Analysts: U.S. Must Ramp Up Space Program

By Allyson Versprille
The United States needs to put more emphasis on advancing space-based capabilities if it hopes to maintain its strategic advantage over China, analysts said.

“In parallel with its space program, China continues to develop a variety of capabilities designed to limit or prevent the use of space-based assets by adversaries during a crisis or conflict,” said the Pentagon’s annual report to Congress, “Military and Security Developments Involving the People’s Republic of China 2015.”

The report listed several incidents where China demonstrated these types of capabilities including: a 2007 anti-satellite missile test that resulted in the deliberate destruction of a defunct weather satellite and generated hundreds of pieces of debris; a 2013 launch that propelled an object moving on a trajectory toward geosynchronous orbit where many nations maintain communications and remote-sensing satellites; and an assumed 2014 follow-up test to the 2007 launch, though no satellites were destroyed. 

“Many officials … believe that they are developing a capability to reach even higher orbits, which would allow them to target nearly all of our space assets,” said Henry Obering III, executive vice president at Booz Allen Hamilton and former director of the Missile Defense Agency. “Even though we rely heavily on space-based capabilities, we historically have chosen not to view space in the same way that we do air, land and sea when it comes to protecting our critical lines of communication.”

Failure to understand that future battles are going to be fought in space could hurt the United States in the long run, he said, and tomorrow’s threats will be more severe than today’s as China specifically targets U.S. intelligence, surveillance and reconnaissance and power projection capabilities.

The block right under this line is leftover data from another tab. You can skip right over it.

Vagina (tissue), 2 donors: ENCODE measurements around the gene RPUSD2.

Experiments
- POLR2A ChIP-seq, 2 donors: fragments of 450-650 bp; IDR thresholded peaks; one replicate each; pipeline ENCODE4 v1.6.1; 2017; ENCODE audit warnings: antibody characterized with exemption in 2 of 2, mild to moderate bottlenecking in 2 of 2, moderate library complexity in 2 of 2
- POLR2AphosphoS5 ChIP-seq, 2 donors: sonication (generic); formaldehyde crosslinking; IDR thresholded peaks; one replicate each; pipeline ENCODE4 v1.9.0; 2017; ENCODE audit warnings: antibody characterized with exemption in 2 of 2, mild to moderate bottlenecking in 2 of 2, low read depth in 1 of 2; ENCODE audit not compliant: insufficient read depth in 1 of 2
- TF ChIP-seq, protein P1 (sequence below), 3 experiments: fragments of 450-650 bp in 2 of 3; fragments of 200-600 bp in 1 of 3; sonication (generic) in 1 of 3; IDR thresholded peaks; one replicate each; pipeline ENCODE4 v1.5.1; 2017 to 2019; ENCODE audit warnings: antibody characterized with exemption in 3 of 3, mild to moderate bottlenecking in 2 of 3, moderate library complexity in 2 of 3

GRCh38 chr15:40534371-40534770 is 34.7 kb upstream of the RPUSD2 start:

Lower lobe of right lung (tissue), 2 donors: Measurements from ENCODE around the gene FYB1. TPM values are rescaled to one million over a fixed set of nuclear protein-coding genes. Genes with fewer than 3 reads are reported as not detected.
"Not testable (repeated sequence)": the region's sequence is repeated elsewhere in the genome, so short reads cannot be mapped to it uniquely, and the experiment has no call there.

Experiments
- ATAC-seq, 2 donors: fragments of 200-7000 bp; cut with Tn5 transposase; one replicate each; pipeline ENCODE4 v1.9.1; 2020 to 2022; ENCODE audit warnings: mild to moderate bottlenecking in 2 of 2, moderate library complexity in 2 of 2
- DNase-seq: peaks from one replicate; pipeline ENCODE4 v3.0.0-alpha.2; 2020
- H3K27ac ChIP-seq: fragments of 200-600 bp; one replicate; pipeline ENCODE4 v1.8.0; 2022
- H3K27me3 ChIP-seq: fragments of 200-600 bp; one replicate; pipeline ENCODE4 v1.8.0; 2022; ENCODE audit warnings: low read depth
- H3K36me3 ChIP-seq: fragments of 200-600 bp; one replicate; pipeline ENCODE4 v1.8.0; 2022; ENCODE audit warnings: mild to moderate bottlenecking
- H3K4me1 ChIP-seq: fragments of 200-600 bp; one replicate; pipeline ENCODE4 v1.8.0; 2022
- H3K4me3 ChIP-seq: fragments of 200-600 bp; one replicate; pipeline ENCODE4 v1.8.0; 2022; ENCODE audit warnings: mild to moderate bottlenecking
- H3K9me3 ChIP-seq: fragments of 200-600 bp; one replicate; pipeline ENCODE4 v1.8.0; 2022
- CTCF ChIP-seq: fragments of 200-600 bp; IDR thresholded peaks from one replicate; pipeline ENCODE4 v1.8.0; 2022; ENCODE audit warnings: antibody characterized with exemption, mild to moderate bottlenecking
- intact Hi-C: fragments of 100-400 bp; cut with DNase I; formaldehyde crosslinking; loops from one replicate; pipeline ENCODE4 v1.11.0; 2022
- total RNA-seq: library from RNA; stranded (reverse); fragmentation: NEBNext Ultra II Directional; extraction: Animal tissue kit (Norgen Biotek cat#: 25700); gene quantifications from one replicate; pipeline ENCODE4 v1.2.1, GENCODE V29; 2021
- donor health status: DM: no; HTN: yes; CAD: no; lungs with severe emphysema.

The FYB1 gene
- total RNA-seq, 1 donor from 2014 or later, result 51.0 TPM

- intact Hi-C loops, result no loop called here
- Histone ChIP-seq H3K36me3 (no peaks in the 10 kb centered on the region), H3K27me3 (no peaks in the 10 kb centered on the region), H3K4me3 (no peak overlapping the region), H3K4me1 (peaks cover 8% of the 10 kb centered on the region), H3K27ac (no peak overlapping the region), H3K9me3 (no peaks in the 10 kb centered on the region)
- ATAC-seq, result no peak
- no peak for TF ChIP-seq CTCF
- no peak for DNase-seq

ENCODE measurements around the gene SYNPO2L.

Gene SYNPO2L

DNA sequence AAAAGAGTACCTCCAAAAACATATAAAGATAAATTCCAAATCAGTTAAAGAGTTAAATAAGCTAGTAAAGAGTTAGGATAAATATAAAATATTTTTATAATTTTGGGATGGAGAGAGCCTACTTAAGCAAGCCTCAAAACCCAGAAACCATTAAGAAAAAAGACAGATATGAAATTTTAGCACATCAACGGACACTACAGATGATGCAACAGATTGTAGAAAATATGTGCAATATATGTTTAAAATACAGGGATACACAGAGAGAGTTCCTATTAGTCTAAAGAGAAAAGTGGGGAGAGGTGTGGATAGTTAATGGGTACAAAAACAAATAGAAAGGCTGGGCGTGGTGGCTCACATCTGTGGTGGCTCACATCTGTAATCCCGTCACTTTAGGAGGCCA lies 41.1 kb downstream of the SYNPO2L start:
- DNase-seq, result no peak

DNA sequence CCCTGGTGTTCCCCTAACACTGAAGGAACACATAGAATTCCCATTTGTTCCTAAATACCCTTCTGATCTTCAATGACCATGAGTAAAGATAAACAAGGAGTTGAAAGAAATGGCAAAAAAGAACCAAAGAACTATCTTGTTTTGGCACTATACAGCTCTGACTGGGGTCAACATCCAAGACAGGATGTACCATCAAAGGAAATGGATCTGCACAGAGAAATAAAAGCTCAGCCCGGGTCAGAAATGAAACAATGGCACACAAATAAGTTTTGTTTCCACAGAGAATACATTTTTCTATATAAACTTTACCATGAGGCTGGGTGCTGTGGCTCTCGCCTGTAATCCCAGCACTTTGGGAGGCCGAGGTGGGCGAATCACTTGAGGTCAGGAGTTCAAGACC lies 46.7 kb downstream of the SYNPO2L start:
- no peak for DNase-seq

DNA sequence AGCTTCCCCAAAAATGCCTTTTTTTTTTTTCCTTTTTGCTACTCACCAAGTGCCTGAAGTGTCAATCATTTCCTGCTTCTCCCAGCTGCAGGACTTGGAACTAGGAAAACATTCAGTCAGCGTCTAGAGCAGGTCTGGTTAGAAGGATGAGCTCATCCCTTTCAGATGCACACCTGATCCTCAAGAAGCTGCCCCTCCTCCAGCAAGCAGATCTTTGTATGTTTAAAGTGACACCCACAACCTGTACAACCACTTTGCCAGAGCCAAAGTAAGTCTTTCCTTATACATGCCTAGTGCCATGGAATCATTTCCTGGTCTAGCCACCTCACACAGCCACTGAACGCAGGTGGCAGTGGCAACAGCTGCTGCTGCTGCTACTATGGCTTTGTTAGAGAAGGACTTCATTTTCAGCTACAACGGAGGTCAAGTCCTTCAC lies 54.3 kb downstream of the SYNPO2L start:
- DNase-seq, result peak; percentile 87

“The People’s Republic of China … constitutes a fundamentally different approach and will in fact, in the event of a crisis or a conflict, pose a very, very strong challenge” to the U.S. position in space, said Dean Cheng, senior research fellow for the Asian Studies Center at the Heritage Foundation, a Washington, D.C. think tank. Throughout the last 40 years, especially in the 25-year period following the Cold War, no adversaries had the capacity to challenge the United States’ “ability to employ space for information collection, information transmission [and] information exploitation,” Cheng said. This reality is starting to deteriorate as China advances its space program, he noted.

Cheng said language regarding the importance of demonstrating the ability to kill satellites in Chinese military textbooks published in 2004 and 2005 seems to suggest that the 2007 test was a deliberate act of space deterrence. It demonstrated to the world that China has such a capability and is not afraid to use it, he said.

There are other signs that the country’s military believes preparing for a future conflict in space is imperative, Cheng said.

“The Chinese have talked about deploying up to 120 new satellites by 2020,” he said. “This includes a significant array of remote sensing systems, many of which are going to be small satellites, as well as a fully fleshed out position, navigation and timing constellation — the BeiDou system.” The new BeiDou system is an advanced version of navigation technology China employed in 2000, he said. BeiDou-2, sometimes referred to as COMPASS, passively picks up signals from about 30 mid-Earth orbiting satellites to pinpoint a location, he explained.

Cheng said there is also speculation that China is interested in deploying missile early warning satellites as well as a spacecraft known as Shenlong, which is similar to the U.S. X-37B, a reusable unmanned space plane capable of reentering Earth’s atmosphere after a launch.

Topics: Space

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